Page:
Tucked away above Platform 4 at the noisy Grant Road railway station in south Mumbai is the office of the Western Railway Employees Union. These couple of rooms -- housing a clutch of desks that rumble when suburban trains leave the station below, located up a tall flight of stairs -- handle issues, grievances and rights of the 95,000 employees who belong to this union.
The pace at this office is quite different today.
The staff is working on tasks they have probably never had to confront before. Union treasurer J R Bhosale cannot recall a catastrophe of this dimension. "In my 45 years with the Railways I cannot remember an incident like this," he says.
The Western Railway lost 19 employees in Tuesday's seven blasts, he says. About 40 employees are injured. Bhosale and his colleagues have been working on the difficult task of discovering who is missing, who is dead and who is injured. Union officials walk about with sheafs of papers as lists are compiled and figures totalled.
The injured have to be located. The union then checks if the employee is receiving adequate medical treatment and if he is in a position to be transferred to the railway hospital.
Most of the employees have been admitted to either the Karuna Hospital located between Borivali and Dahisar in northwest Mumbai or to the Jagjivan Ram Railway Hospital at Agripada near Bombay Central. A few stray cases are admitted at the KEM Hospital at Parel, central Mumbai. On Thursday morning Bhosale visited the injured employees at the railway hospital.
More difficult is being able to put a fix on the deaths. Till Thursday afternoon the figure stood at 17 dead. But by 4 pm two missing employees were confirmed dead. "We discovered the body of one of our employees at KEM."
Dead employees held a variety of positions -- some were estimators, some were senior clerks, some were overhead line specialists and four worked as engineers in the electrical branch.
"I didn't know them personally. But I knew they were good people. Good employees. Like Suresh Chand, who was working after retirement as GM (general manager) at RITES (a railway consultancy service). Or S R Meena who worked in the control room (track movement). But I guess Bhagwan us se jyada pyar karte (god loved them more)."
Ten deaths alone were reported from the Western Railway headquarters in Churchgate. Outside the lift at the headquarters a white board offers condolences. Smita Rosario, senior public relations inspector, Western Railway says the deaths stand at 15 deaths and 33 injured.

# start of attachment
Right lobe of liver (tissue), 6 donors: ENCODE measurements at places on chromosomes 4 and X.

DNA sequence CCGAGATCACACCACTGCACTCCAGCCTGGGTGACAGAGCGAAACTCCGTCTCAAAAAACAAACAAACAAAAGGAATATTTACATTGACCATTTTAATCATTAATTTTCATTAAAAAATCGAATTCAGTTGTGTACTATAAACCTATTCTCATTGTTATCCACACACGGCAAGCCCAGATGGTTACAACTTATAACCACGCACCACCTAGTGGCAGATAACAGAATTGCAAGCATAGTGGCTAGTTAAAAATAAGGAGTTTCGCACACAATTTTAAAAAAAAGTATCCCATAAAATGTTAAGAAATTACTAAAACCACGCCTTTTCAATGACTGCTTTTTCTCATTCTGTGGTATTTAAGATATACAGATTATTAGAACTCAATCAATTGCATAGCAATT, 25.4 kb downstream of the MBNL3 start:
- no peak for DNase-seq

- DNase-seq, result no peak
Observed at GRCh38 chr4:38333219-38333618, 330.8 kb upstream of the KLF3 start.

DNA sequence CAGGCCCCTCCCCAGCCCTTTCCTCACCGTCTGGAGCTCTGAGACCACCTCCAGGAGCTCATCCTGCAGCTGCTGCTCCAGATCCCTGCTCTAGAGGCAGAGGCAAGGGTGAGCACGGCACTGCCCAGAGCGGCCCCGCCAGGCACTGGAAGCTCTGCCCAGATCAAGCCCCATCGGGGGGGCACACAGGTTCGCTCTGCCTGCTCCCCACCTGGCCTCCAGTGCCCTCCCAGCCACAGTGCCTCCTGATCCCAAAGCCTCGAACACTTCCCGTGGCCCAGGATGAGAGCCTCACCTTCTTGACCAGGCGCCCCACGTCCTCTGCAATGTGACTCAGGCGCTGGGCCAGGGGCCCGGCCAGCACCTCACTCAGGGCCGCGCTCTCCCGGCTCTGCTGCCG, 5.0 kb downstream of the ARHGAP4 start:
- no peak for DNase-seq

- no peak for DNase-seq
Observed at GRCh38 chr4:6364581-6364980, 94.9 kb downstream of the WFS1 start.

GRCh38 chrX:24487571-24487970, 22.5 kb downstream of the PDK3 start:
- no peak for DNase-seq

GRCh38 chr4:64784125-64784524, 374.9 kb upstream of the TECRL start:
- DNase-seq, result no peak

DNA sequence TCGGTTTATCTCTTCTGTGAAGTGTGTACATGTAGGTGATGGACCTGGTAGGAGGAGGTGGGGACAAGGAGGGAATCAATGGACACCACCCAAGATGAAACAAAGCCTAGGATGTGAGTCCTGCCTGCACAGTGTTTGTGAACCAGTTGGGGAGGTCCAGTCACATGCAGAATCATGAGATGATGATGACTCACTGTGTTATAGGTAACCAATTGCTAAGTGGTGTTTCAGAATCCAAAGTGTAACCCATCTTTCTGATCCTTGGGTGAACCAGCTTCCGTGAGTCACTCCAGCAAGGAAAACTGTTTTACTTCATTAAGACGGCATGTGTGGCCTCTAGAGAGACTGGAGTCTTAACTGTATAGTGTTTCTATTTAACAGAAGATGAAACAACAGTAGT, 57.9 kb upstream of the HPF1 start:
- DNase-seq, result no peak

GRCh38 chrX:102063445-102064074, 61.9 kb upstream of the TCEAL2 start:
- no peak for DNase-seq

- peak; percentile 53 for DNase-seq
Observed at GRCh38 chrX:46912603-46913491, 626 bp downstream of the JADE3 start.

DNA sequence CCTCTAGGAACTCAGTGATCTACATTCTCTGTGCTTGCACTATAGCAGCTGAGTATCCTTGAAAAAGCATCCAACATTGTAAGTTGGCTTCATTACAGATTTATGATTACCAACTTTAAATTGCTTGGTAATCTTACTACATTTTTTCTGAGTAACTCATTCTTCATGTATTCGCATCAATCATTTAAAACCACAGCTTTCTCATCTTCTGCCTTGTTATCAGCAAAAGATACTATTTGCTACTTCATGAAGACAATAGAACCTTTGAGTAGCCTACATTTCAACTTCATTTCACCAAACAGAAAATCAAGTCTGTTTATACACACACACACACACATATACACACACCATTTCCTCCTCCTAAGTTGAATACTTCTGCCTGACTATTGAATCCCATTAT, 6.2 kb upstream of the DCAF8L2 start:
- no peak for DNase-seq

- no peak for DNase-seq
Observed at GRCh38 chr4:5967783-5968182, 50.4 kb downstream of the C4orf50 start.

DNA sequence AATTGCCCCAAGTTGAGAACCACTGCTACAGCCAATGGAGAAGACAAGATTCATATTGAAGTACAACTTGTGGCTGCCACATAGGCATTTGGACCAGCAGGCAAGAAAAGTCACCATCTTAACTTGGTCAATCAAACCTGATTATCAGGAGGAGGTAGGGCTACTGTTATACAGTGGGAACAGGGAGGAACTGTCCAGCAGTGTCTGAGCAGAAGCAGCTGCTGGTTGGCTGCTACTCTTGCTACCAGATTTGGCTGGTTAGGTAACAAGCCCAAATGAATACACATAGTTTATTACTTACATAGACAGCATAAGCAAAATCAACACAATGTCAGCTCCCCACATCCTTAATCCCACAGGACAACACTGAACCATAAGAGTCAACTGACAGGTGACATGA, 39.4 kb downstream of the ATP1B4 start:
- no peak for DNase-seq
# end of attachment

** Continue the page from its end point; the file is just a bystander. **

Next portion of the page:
"I knew one of them," she says quietly. "I used to work with him before I came to this department. He was a very jovial, outgoing and very extroverted. I heard about his death yesterday morning."
Was there any reason for so many railway employee deaths?
Says Bhosale, "A majority of the deaths were on the train that had a blast at Mira-Bhayander. The employees who died were on multiple trains and it was not as if all of them were travelling together. It is just that the timing was such. It coincided with the time of the trains many of the employees of the divisional railway headquarters took when their duty ended."
Bhosale cannot remember a situation anywhere, or at any time, when the Indian Railways faced so many deaths in one mishap.
The Northeast Frontier Railway, whose network spreads across Assam, he says periodically fends off bombs and abductions/killings of its employees and those figures compounded are high but that is over a period of time.
Never on one day.
Says Rosario, "According to what the railway minister announced jobs will be given to the next of kin."
Bhosale says in addition each family will get Rs 500,000 (Rs 5 lakhs) as compensation. The next of kin will get jobs appropriate to their educational qualifications possibly as telephone operators or clerks.
He does not feel finding opportunities for these relatives will be tough. "The deaths were mainly in higher middle-class homes. There is no chance than anyone is illiterate in these homes. Even the housewife will be a graduate."
Bhosale then proudly tells you that the work done by Western Railway employees after the blasts was in line with the indomitable spirit of Mumbai.
"So many motorman, guards, station masters were on duty continuously for 24 hours after that, until they could be relieved. The employees had repaired the damaged rakes and normalised services just six hours after the blasts. Employees went out of their way to organise white bed sheets for the dead and offer accommodation to passengers who could not reach home."